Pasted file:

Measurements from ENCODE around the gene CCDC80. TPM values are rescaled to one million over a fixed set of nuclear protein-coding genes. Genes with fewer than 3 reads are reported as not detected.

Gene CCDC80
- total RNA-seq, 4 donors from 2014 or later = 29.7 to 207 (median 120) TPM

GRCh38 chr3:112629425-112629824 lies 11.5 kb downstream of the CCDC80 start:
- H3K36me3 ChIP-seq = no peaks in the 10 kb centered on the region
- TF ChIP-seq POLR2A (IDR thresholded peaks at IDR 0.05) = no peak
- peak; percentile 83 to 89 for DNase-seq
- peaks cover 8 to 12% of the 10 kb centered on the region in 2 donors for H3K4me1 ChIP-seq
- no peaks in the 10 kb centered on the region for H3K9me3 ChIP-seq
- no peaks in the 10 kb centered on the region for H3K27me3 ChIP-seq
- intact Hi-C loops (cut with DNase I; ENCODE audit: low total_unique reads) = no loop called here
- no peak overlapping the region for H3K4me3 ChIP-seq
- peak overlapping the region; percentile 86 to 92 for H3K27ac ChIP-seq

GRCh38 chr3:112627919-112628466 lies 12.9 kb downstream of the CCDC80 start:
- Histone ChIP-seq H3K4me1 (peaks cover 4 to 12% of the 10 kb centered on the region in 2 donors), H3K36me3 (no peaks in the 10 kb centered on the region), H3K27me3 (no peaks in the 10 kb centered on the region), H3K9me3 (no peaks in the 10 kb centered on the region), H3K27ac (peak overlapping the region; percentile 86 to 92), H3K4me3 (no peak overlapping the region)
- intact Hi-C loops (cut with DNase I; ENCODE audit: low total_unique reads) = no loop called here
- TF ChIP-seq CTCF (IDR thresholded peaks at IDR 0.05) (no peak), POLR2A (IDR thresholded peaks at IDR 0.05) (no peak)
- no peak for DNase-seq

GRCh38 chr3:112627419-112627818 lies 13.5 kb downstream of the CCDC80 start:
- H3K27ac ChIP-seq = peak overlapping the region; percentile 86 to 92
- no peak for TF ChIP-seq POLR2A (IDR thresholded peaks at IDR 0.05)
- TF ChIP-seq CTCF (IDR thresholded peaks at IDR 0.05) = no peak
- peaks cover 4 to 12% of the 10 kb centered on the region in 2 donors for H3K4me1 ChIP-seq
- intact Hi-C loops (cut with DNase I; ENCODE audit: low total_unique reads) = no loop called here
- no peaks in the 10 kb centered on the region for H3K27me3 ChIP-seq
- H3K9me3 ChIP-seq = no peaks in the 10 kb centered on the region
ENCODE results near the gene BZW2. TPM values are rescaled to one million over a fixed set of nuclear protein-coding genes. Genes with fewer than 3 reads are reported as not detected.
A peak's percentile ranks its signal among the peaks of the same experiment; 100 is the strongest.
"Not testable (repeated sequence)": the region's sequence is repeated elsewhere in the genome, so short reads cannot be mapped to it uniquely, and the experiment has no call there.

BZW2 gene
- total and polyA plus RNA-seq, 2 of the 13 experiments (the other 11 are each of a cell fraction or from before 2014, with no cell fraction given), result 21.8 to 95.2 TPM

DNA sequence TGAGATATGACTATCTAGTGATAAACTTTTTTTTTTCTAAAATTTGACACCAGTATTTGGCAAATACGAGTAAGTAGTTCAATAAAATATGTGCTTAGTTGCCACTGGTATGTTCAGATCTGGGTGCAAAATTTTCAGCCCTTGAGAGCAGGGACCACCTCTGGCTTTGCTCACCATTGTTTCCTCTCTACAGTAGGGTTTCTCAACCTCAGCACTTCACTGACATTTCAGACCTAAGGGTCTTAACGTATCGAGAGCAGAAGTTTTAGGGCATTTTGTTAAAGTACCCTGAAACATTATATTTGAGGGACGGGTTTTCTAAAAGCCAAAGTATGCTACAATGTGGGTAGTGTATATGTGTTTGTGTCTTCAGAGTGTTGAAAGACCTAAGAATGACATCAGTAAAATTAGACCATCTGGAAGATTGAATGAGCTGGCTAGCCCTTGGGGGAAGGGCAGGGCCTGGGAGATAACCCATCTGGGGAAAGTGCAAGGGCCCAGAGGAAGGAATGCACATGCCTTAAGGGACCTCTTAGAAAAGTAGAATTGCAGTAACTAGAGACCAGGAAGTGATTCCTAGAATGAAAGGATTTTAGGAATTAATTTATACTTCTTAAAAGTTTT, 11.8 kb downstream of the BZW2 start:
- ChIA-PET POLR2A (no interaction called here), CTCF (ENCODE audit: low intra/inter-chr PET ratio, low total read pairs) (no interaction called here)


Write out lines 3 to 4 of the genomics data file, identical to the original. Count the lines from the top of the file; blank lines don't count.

- total RNA-seq, 4 donors from 2014 or later = 29.7 to 207 (median 120) TPM

GRCh38 chr3:112629425-112629824 lies 11.5 kb downstream of the CCDC80 start: